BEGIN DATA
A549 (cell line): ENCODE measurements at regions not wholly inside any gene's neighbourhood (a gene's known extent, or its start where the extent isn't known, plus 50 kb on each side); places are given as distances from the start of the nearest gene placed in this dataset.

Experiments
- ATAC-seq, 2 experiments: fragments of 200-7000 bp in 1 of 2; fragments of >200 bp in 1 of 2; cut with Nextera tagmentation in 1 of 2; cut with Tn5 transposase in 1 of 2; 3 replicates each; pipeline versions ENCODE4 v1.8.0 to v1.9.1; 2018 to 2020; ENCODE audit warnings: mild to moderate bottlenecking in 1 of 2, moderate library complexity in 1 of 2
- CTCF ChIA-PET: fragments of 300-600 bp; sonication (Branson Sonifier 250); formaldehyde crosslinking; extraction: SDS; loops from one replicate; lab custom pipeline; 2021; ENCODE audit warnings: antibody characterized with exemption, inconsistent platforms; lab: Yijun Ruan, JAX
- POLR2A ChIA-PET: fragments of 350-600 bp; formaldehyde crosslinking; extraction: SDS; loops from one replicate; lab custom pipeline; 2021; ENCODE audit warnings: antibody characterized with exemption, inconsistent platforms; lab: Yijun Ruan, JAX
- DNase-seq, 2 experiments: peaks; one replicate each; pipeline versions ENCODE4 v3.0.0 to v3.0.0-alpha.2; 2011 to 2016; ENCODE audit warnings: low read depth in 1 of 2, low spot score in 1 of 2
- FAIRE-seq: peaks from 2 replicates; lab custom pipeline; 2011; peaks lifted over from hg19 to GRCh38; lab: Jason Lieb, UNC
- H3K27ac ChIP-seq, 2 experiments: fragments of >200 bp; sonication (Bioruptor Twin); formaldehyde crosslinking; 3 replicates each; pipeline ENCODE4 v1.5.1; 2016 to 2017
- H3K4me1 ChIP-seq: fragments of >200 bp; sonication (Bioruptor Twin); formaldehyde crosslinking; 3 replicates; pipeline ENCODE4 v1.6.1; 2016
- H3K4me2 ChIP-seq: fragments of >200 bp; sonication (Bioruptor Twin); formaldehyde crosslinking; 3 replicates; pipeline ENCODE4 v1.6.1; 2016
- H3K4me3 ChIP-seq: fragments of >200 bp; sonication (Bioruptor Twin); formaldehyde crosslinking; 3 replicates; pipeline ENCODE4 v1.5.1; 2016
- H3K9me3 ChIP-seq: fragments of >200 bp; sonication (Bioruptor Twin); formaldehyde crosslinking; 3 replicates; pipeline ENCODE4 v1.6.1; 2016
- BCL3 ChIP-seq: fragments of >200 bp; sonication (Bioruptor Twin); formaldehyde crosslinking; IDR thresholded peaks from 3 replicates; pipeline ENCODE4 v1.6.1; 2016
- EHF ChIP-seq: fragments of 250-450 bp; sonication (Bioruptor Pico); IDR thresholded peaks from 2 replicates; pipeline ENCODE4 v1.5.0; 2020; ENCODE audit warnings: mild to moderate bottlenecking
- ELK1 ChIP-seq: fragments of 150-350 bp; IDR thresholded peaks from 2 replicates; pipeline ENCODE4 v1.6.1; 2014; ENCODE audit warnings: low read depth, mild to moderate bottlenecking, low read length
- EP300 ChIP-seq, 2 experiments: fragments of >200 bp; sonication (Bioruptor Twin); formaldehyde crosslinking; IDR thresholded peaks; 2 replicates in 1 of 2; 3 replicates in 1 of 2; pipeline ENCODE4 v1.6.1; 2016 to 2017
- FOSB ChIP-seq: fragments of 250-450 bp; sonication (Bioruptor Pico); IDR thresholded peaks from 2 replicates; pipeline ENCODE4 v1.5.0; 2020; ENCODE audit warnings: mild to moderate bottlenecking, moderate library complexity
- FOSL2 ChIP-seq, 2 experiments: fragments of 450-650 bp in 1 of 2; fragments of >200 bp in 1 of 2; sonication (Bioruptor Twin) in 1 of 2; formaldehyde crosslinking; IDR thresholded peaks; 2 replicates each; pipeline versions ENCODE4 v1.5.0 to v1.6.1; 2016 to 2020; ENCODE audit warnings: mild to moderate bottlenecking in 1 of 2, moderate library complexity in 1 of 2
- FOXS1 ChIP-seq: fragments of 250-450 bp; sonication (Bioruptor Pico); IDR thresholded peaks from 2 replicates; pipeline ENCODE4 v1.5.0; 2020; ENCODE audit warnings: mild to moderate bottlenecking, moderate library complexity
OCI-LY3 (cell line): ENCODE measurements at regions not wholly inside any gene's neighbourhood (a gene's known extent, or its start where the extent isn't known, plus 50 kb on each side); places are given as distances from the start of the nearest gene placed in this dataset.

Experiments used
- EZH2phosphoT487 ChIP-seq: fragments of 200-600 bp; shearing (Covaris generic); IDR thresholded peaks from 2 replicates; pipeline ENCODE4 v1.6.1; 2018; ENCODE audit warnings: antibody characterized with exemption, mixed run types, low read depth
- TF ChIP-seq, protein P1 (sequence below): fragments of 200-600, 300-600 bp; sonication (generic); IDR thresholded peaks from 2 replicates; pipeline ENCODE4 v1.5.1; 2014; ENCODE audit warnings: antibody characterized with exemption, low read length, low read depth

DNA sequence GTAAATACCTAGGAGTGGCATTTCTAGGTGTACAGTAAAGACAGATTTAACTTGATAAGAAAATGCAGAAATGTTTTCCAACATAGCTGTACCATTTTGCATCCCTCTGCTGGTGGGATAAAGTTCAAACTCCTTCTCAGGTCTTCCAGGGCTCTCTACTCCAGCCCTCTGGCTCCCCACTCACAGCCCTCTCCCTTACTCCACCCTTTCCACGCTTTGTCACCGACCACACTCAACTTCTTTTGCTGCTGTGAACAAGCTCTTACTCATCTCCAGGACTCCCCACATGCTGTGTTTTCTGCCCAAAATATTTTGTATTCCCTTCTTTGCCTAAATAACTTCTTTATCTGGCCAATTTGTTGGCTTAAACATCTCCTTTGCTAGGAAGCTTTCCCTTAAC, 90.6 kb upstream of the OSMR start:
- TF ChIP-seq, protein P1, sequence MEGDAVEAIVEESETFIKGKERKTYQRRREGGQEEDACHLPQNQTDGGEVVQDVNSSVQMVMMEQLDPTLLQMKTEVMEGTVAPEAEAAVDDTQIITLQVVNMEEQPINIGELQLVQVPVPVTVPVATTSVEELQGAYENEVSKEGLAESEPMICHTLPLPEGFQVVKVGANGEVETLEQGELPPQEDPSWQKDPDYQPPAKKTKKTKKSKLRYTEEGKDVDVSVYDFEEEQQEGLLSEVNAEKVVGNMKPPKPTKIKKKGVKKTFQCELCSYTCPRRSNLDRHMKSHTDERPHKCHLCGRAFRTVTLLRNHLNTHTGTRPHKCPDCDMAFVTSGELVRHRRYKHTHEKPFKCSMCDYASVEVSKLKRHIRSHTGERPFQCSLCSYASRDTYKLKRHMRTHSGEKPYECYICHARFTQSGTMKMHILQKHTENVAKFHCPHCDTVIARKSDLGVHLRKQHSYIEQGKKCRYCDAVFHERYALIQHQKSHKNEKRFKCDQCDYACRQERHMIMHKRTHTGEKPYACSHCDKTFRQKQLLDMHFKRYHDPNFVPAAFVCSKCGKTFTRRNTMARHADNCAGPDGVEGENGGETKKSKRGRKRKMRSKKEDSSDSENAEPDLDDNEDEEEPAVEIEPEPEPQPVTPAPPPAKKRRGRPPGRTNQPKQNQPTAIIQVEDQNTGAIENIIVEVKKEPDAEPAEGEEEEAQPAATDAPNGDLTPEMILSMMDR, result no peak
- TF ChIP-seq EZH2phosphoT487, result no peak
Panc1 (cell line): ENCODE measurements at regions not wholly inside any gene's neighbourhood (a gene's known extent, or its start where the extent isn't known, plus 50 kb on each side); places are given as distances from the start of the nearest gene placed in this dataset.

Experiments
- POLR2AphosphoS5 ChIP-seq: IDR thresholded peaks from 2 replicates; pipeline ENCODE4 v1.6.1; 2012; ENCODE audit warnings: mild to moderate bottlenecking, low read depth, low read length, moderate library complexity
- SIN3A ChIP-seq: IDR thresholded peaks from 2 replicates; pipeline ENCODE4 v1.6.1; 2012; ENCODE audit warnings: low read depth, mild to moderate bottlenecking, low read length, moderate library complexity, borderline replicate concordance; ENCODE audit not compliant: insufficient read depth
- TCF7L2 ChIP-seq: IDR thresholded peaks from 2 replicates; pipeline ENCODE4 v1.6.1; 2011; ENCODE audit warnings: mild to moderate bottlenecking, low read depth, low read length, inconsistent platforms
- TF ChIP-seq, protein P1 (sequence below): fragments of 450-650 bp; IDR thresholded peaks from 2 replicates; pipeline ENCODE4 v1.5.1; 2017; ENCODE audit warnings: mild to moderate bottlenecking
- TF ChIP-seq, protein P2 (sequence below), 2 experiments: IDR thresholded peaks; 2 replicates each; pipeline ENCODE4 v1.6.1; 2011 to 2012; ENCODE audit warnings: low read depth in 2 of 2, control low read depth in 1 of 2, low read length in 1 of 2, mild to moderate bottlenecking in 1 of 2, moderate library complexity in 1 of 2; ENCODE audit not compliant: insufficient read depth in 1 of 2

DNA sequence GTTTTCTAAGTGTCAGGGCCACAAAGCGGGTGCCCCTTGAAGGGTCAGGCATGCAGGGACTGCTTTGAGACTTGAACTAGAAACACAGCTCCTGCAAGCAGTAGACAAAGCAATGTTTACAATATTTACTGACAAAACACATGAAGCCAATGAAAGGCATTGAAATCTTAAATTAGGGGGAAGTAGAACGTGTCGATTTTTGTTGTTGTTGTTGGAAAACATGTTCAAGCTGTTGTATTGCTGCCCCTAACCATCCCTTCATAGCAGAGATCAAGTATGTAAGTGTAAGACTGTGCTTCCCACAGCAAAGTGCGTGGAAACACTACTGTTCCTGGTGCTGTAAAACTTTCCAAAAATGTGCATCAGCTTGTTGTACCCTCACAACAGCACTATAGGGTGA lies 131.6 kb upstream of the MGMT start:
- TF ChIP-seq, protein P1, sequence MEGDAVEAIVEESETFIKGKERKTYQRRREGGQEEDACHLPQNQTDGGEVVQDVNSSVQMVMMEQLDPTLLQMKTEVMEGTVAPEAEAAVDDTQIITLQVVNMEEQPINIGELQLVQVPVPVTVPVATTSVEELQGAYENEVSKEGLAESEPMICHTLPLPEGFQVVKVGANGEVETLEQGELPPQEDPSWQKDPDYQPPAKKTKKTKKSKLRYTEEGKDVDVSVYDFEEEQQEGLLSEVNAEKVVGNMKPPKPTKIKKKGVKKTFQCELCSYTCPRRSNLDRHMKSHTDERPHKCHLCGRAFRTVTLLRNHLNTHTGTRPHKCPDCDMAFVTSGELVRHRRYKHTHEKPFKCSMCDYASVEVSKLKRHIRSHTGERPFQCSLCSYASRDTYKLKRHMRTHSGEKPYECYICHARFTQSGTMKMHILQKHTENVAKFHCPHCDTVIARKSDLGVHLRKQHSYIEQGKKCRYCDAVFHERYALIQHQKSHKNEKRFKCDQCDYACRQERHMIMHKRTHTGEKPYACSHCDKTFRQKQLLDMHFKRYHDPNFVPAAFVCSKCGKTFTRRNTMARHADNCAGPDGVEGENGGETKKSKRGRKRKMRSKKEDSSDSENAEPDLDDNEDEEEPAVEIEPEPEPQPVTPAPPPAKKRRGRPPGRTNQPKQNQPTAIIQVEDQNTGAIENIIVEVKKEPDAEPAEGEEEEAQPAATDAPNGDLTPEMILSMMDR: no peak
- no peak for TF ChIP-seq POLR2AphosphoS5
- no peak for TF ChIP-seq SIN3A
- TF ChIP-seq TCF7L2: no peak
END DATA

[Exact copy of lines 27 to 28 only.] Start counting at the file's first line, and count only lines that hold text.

Panc1 (cell line): ENCODE measurements at regions not wholly inside any gene's neighbourhood (a gene's known extent, or its start where the extent isn't known, plus 50 kb on each side); places are given as distances from the start of the nearest gene placed in this dataset.

Experiments